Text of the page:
The world has been keeping a close eye on Elon Musk and his innovative "cleantech" ventures. Now that Tesla and SolarCity have combined forces, even design-conscious homeowners can pair electric cars and solar panels to wage a war against grid reliance and energy dependence. Here's how pairing your Tesla with solar panels can help shrink your carbon footprint.
Electric vehicles like those manufactured by Tesla can actually serve as a form of battery storage for solar energy. The process is simple:
1. Install solar on your roof to generate electricity by harnessing the power of the sun
2. Take that photovoltaic energy and use it to charge your Tesla Model S or Model 3 when your solar panels are producing more electricity than you need to power your home
That one-two punch is exactly what Elon Musk had in mind when his company moved to acquire SolarCity. Of course, this was this all possible before the Tesla-SolarCity merger – a Chevy Volt or Nissan Leaf owner didn’t need Elon Musk’s “master plan” to realize that electric cars can be paired with solar energy. However, Musk’s latest move targets the layman homeowner, extending beyond the early adopters of clean energy who paired their Leaf or Volt with home solar panels years ago.
By bringing two of the world’s leading solutions to emissions reduction under one roof, Tesla can cut operating costs in development and installation, helping homeowners to understand clean energy financing options as a combined cost rather than trying to conceptualize the headache of multiple individual energy investments. In a sense, Tesla is making clean energy simple because it needs to be simple.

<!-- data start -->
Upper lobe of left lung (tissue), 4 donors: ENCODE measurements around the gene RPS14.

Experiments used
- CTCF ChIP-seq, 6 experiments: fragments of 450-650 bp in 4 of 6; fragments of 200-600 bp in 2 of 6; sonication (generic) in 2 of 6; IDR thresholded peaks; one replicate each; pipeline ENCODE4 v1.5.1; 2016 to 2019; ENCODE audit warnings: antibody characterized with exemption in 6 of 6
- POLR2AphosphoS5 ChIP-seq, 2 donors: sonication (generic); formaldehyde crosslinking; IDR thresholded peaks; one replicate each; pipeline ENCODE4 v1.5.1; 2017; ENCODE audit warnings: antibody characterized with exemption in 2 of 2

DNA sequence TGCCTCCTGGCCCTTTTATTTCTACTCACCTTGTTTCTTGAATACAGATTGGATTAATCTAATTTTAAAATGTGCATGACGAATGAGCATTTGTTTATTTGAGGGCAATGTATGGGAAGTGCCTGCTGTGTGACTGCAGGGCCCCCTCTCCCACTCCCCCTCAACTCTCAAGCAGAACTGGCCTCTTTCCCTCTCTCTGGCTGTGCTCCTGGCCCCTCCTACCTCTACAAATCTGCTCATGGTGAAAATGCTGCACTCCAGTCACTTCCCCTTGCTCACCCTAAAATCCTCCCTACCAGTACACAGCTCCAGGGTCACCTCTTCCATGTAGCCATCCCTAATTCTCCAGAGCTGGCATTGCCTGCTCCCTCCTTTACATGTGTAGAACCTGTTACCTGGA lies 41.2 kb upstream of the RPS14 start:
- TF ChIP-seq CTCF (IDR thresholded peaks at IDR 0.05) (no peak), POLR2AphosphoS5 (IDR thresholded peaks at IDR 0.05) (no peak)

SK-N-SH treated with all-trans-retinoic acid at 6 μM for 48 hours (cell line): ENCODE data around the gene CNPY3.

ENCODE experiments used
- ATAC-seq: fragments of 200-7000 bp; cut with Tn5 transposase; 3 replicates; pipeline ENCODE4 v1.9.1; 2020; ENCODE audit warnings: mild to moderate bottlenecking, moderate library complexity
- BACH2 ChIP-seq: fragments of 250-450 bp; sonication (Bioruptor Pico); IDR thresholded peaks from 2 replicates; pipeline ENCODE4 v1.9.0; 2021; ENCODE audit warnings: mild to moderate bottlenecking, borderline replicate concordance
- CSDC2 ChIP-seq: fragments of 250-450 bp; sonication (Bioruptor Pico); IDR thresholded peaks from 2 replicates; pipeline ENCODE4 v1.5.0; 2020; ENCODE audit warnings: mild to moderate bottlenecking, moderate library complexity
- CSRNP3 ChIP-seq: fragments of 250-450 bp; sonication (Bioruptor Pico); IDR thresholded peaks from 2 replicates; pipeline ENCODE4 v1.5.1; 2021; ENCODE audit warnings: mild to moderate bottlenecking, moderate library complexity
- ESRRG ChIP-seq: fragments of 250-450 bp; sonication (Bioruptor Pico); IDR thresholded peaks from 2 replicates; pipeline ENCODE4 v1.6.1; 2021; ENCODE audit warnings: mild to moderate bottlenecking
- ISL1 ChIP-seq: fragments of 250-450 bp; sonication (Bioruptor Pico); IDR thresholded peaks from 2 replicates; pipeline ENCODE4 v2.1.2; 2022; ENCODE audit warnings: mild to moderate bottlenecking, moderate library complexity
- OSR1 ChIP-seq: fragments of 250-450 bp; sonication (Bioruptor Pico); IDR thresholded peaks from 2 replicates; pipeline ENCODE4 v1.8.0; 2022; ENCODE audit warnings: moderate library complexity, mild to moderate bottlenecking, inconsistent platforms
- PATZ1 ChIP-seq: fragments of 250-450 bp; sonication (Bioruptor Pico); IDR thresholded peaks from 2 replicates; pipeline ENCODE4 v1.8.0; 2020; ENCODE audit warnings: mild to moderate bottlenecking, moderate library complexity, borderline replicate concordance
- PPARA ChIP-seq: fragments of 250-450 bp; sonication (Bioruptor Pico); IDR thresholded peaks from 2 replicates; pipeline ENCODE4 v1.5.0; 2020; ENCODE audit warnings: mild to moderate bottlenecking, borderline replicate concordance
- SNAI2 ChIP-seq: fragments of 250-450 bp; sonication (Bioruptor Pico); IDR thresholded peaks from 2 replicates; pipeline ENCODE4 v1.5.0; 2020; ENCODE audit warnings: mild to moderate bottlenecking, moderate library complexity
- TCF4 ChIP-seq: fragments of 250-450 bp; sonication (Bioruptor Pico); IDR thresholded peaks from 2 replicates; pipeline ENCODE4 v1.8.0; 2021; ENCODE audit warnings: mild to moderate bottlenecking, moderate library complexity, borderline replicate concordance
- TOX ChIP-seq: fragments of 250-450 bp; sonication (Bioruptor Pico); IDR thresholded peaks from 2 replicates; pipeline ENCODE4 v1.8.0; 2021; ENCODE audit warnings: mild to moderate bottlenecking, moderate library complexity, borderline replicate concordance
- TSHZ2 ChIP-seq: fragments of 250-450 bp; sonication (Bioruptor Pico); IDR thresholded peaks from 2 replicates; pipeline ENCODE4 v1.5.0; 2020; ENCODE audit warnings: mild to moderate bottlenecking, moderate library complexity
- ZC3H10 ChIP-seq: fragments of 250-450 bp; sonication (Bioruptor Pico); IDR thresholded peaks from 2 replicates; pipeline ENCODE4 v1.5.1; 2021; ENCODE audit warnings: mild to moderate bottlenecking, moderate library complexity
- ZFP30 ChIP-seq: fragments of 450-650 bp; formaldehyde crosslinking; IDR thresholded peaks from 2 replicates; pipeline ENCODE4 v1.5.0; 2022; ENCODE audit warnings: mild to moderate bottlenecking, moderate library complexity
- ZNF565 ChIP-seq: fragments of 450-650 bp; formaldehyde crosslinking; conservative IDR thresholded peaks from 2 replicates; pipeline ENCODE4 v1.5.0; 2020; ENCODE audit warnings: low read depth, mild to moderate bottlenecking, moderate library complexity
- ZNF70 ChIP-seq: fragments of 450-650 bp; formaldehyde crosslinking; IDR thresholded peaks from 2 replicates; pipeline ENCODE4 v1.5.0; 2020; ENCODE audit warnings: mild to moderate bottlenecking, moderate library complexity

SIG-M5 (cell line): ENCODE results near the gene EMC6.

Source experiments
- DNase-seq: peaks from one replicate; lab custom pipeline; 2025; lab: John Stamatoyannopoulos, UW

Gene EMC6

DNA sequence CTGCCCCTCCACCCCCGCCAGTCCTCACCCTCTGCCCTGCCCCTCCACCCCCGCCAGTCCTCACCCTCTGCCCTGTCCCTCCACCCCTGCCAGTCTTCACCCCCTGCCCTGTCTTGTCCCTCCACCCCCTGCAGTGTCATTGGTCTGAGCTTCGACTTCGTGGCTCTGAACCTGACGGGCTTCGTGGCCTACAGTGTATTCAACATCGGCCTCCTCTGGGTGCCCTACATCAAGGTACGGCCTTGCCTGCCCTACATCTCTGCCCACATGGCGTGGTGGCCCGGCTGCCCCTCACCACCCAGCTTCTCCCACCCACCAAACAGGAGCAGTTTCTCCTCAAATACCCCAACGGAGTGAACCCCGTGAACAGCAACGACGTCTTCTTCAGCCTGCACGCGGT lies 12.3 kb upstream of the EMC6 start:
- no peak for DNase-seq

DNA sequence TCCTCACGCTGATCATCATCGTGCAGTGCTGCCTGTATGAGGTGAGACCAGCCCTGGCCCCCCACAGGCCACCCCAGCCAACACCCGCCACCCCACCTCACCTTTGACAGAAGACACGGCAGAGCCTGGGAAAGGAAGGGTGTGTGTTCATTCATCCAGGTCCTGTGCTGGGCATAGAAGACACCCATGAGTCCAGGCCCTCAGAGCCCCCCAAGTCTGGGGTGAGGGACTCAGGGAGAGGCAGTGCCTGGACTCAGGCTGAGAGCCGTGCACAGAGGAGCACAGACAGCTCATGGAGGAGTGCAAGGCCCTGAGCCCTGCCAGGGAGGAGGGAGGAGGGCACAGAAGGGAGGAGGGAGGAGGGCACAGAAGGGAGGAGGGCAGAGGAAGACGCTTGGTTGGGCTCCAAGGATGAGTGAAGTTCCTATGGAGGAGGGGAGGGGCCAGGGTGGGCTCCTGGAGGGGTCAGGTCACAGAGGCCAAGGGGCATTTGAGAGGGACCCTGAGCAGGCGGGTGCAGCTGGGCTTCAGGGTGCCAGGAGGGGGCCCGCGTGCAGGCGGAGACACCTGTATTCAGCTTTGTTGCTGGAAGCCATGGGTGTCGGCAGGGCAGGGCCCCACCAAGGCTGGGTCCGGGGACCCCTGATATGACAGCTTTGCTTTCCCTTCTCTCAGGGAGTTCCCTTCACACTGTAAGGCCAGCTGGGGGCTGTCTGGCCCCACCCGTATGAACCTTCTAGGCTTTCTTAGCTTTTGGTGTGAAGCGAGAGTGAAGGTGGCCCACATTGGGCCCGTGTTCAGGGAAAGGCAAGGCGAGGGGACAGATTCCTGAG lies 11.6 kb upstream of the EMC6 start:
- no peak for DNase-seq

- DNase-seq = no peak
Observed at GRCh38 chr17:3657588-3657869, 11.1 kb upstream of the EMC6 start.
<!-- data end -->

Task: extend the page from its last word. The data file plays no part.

Now that millions of homeowners are considering the prospect of a zero emissions home, a number of questions are arising in the renewable space. How do you connect solar panels to an electric vehicle? How long will it take for solar panels to charge a car? How many panels will you need to charge your car in the first place?
In order to understand how solar panels and Tesla vehicles complement each other, we first need to understand how electric cars are charged rather than fueled. And because solar panel systems are sized based on the expected energy usage of a household, a homeowner would need to take into account projected energy needs from his or her Tesla in order to get a solar panel system that can generate enough electricity enough to meet that combined demand.
The metric to use here is the kilowatt-hour (kWh), which represents the one unit of electricity consumed. In order to compare electric vehicles (EVs) to automobiles, the EPA uses the amount of kilowatt-hours required for an EV to travel 100 miles as a "miles per gallon equivalent" (MPGe).
According to FuelEconomy.gov, the 2016 Tesla Model S requires 34 kWh per every 100 miles, giving it a fuel economy rating of 98 MPGe. If the ultimate question is how many kWh you need to power your Tesla, it depends on the distance you plan to travel. A short trip 25 miles each way would require roughly 17 kWh of energy, while the energy needed to run errands around town might only require 2 or 3 kWh.